I am grateful to be working with Matt Hixson on some really neat tools that will help people realize the power of social media for their business. I won’t say a lot about that — but do check out Matt’s blog here: http://www.thestudyofsocial.com/.
He and his scientists are working on some crazy maths that surface some data that will be visualized. He’s spent a bunch of time thinking about what those visualizations could be.
As we are working on building an enterprise application, am concerned with designing a framework that supports intuitive workflow for the people who need to administrate the tool. If I learned one thing working on enterprise applications, making mundane tasks easy and intuitive goes a long way towards driving more use of a tool. To that end, I am thinking about how I can help Matt think about supporting tasks in the various contexts different users will have for meeting their goals.
I know we can get to a scalable solution — a component approach to design. Our approach to this is to take the context scenarios we wrote a few months ago and break them apart into types of work the user is doing along the way to meeting goals. As we break the scenarios into stories, we have a conversation about the type of task the user is engaged in. Is the user adding/editing? Is the user combining elements to make something? Is the user Is the user opening a layer of detail? Is the user sorting results? Is the user culling a list? Is the user focusing on a specific data point? Is the user pivoting a view? Is the user looking at the big picture? Once we have a list of tasks we need to support throughout the application, we can design a set of interaction patterns that will support them.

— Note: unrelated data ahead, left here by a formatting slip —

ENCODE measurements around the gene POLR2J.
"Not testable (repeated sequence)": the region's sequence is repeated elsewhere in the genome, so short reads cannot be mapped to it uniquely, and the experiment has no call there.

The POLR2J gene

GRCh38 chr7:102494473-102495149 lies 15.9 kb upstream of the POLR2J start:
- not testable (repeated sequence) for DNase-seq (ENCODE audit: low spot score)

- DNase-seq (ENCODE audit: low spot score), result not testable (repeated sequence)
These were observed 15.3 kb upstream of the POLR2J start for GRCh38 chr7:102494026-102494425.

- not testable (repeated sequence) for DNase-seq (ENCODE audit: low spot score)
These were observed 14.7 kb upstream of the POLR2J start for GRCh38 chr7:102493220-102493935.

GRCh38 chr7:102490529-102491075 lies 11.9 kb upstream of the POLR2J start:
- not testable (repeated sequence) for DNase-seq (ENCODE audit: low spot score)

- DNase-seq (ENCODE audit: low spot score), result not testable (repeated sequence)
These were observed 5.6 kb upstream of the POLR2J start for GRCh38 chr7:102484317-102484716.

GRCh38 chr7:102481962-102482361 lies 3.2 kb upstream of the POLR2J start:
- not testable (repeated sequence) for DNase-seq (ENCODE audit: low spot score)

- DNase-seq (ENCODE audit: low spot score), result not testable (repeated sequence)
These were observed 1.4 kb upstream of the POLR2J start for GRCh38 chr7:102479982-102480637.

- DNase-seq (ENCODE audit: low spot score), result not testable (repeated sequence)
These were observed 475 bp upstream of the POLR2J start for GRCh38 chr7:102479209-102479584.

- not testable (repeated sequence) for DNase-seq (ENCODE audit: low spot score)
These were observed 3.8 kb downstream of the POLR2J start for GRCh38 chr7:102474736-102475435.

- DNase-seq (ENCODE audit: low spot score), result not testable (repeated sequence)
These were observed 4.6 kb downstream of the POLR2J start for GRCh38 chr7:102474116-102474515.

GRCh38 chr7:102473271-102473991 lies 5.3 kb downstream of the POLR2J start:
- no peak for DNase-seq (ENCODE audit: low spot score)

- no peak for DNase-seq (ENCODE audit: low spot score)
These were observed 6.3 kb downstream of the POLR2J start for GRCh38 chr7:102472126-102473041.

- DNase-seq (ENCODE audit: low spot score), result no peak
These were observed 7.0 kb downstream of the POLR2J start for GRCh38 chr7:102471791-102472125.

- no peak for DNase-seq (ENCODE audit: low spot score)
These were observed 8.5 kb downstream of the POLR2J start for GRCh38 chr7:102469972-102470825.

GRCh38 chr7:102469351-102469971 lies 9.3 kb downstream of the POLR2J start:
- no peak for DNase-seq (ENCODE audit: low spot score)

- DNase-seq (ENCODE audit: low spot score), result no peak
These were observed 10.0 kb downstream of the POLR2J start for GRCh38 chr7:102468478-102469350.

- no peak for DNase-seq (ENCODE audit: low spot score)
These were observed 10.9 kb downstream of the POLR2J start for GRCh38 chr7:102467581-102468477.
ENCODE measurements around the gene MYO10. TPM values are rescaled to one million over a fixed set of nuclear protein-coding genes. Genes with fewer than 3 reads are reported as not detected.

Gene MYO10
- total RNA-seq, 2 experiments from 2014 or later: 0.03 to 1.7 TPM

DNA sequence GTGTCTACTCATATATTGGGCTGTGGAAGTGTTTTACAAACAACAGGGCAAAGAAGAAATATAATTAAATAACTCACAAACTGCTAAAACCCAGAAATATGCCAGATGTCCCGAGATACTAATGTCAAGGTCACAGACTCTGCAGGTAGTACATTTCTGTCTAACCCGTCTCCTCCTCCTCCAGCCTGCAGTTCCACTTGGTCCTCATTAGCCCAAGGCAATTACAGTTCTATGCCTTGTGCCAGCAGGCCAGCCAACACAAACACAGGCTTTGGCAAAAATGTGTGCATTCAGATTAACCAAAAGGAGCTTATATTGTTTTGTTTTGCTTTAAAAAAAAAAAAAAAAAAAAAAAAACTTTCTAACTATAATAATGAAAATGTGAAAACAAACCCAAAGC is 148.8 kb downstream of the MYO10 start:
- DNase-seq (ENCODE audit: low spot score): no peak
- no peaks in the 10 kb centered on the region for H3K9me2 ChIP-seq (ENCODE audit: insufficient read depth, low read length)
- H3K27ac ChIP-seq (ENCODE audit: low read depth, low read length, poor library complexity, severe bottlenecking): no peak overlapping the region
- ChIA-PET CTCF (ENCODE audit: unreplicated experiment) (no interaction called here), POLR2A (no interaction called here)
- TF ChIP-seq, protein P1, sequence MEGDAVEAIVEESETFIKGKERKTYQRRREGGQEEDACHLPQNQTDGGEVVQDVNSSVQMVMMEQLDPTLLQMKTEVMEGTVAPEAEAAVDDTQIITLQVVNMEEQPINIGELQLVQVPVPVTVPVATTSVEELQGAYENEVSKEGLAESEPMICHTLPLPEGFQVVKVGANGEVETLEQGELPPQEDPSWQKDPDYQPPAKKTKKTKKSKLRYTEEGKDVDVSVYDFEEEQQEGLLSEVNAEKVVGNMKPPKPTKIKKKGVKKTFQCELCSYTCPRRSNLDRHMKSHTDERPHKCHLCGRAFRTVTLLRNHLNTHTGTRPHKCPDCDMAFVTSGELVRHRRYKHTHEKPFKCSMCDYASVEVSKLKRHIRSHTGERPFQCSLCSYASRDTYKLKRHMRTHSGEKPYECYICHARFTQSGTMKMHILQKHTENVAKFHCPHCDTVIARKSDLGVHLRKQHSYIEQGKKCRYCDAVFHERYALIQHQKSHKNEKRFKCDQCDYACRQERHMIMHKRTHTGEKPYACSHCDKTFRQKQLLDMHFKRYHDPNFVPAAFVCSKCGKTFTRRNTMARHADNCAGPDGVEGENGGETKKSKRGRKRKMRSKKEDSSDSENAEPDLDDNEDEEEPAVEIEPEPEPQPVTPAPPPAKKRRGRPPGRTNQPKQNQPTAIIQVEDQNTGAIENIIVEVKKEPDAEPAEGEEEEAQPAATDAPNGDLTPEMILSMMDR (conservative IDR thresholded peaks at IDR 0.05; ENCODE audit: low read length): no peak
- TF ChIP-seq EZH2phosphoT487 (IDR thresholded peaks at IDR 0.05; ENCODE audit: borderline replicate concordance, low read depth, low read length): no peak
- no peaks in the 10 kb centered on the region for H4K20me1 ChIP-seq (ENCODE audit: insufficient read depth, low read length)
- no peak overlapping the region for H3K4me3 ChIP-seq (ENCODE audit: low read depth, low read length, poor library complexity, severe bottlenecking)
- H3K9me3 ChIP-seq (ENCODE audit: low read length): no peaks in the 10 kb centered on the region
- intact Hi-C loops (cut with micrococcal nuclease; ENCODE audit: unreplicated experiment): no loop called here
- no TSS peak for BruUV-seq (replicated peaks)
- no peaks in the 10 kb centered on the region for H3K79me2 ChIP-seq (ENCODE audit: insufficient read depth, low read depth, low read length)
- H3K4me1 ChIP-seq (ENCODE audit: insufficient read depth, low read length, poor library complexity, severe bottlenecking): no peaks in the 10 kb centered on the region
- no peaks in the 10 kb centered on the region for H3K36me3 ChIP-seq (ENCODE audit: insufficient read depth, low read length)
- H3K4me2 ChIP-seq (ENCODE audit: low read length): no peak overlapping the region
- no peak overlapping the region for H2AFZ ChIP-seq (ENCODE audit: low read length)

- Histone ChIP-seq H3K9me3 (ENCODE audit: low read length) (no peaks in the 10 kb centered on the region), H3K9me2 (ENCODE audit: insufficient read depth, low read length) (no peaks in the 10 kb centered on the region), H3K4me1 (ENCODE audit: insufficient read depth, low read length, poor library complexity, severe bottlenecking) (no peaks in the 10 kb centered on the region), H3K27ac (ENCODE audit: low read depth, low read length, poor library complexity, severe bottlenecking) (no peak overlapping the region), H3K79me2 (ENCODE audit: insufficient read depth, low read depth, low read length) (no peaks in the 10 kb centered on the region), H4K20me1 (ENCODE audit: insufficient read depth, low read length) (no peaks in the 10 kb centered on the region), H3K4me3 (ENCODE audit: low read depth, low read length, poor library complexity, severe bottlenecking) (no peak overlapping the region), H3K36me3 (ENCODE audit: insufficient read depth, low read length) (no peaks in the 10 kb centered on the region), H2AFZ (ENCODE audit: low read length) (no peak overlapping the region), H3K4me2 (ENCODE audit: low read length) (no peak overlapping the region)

In parallel we have to be thinking about the framework of the application. How do all these components hook together to support the context scenario we wrote in the first place. When we start organizing the little tasks we are supporting building them back up into domain stacks, we start to get something that looks like a mental model.
This is when Matt and I back up from the detail of the task , look at the whole wall and ask…. Where is the navigation that supports users in finding things? How do users get to tools? Do they go get a tool….or does it appear as they need it as part of the general flow?
Once we get this nailed down, we can go wild with data visualization.